How can I find a good grad school to study psychology at?

Question by tlkrgrlz: How can I find a good grad school to study psychology at?
I am a senior in college (my forth out of five years) in college, studying Psychology. I figure it is about time to start looking at grad schools, but I don’t really know where to look or what I am looking for. Any suggestions?
My current university does not have a graduate psychology program, so I have to look elsewhere.

Best answer:

Answer by jateef
Chat it up with the profs in the dept.

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1 Comment so far »

  1. Mika said,

    Wrote on January 4, 2013 @ 12:57 pm

    Determine which field of psychology you would like to study in graduate school, and discuss it with your advisor or the professor who teaches in that field. For example, if you’re interested in Cognitive/Behavioral Psychology, talk to your Cog/Beh professor. Generally speaking, in psychology, you have to determine whether you want to go into research, academia, or the clinical/therapeutic track. If you wish to go into research or academia, you may be looking at schools which require the GRE or other standardized testing (a lot of public schools require this), so keep that in mind in your pre-application preparation.

    If you want to go into the clinical track, you would want to ask yourself if it makes sense to go all the way to get a PsyD, or if getting a Master’s makes more sense. Look at the requirements for where you want to practice, in this case, because if you only need the Master’s degree for where you want to practice, then you may not want to spend the time and money to get the PsyD – at least not right away. It would always be an option to go back and get it once you’ve established your practice later, anyway.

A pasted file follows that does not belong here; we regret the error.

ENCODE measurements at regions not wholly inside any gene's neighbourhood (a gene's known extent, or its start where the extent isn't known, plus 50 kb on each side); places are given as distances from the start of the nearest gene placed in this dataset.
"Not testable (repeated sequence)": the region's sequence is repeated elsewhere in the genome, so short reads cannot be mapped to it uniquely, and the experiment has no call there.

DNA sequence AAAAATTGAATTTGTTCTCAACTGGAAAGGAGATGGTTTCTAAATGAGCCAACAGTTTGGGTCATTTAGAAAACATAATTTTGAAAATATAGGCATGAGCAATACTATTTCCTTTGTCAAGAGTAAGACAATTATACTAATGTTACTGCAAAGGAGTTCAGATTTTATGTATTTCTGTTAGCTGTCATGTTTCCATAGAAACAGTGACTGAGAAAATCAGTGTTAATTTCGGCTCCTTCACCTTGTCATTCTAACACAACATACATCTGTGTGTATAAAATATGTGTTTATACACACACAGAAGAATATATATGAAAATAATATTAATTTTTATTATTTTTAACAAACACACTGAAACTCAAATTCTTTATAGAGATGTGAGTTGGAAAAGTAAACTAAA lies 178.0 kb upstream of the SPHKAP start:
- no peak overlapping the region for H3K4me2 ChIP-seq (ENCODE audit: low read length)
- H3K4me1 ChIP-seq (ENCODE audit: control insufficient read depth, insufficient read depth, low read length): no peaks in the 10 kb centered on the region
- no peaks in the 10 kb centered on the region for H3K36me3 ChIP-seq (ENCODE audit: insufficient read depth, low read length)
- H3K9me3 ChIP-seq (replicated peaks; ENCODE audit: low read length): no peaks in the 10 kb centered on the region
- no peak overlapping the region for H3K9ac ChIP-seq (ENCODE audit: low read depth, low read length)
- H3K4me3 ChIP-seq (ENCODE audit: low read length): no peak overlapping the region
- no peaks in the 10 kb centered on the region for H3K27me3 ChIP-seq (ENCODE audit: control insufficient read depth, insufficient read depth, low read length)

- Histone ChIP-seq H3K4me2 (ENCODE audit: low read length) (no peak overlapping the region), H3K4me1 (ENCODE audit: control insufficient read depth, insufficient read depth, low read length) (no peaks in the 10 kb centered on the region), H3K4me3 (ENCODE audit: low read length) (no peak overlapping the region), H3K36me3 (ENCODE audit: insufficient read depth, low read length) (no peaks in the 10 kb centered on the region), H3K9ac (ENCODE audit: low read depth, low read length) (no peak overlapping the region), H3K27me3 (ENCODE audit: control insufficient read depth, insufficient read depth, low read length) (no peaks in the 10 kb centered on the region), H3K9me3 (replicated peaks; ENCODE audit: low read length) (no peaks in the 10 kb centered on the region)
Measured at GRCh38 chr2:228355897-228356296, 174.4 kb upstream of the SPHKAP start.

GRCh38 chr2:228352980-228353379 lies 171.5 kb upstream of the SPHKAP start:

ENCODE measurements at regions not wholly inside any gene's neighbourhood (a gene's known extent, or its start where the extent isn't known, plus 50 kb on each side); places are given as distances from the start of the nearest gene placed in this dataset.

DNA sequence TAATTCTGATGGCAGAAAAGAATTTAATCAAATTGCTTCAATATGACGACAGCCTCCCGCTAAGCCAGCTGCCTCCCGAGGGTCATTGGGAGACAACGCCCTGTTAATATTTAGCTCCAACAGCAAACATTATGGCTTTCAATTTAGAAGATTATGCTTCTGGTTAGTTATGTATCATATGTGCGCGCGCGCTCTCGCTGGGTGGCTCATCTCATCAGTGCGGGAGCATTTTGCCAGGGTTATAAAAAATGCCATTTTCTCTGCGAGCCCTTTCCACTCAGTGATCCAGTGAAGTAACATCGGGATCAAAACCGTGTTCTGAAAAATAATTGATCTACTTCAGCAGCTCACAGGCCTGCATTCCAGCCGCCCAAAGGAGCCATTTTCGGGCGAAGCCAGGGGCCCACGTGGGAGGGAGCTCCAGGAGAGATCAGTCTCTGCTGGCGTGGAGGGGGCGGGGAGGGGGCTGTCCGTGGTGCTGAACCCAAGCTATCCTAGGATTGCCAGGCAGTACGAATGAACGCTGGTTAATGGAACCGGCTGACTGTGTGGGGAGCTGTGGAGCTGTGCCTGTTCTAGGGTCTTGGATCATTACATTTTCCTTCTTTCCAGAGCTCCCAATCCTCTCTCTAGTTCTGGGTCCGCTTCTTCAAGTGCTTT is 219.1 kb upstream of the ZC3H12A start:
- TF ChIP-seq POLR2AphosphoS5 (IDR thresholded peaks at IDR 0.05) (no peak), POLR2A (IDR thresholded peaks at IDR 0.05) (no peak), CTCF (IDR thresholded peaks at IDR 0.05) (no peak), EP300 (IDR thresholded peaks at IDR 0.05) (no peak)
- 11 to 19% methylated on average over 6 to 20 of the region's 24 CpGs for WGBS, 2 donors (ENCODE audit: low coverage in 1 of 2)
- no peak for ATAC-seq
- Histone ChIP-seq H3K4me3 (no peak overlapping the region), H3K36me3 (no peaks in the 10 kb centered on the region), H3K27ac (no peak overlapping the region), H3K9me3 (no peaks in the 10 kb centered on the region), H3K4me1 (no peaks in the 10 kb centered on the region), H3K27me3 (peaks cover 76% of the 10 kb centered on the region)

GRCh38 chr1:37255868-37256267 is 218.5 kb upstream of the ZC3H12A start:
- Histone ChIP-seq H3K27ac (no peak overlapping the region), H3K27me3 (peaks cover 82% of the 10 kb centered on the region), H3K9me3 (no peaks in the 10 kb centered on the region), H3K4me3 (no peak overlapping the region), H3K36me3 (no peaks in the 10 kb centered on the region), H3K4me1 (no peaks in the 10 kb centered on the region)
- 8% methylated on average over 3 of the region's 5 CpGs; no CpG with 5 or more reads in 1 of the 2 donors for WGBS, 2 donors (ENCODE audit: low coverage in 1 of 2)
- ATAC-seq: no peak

First and best step, though, ask your advisors and professors. Usually they have a bunch of catalogs and books that you can look through, plus practical advice. Also, they can point you to other professors in the fields that you want to study, so you can find out where they’re teaching and apply to learn there.

    Good luck!

    Edit: Even if your school doesn’t have a graduate psychology program (mine didn’t), your professors will have gone to graduate school and will be able to advise you. My school assigned me and advisor, and he gave me several suggestions on schools to look at online. I also spoke with other instructors and they gave me directions. WIthout knowing what field of psychology you’re interested in, the level of academia you’re prepared for, and your specifics (Do you want to stay near where you live or can you move? Would you prefer to do telecommuting? etc/) it’s very hard to give you specific directions.

    You could look at the public university in your state, they tend to be the cheapest, but sometimes a bit more competitive and tend to be more focused on research. Have a clear idea of your area of specialization if you go this route, because many public universities really specialize their psychology departments (for example: developmental psychology gets specialized into age and type categories as areas of study). This can be a good route if you enjoy research, especially because a lot of times your study will be paid for by grants.

    If you’re looking more into a two-year, Master’s program that will fit into a work-schedule, someplace like Antioch would work. They have locations around the country, and offer Masters in different areas of Psychology and Organizational Psychology. http://www.antioch.edu/ There are a few other places like this, for working adults who need to fit in their graduate study.

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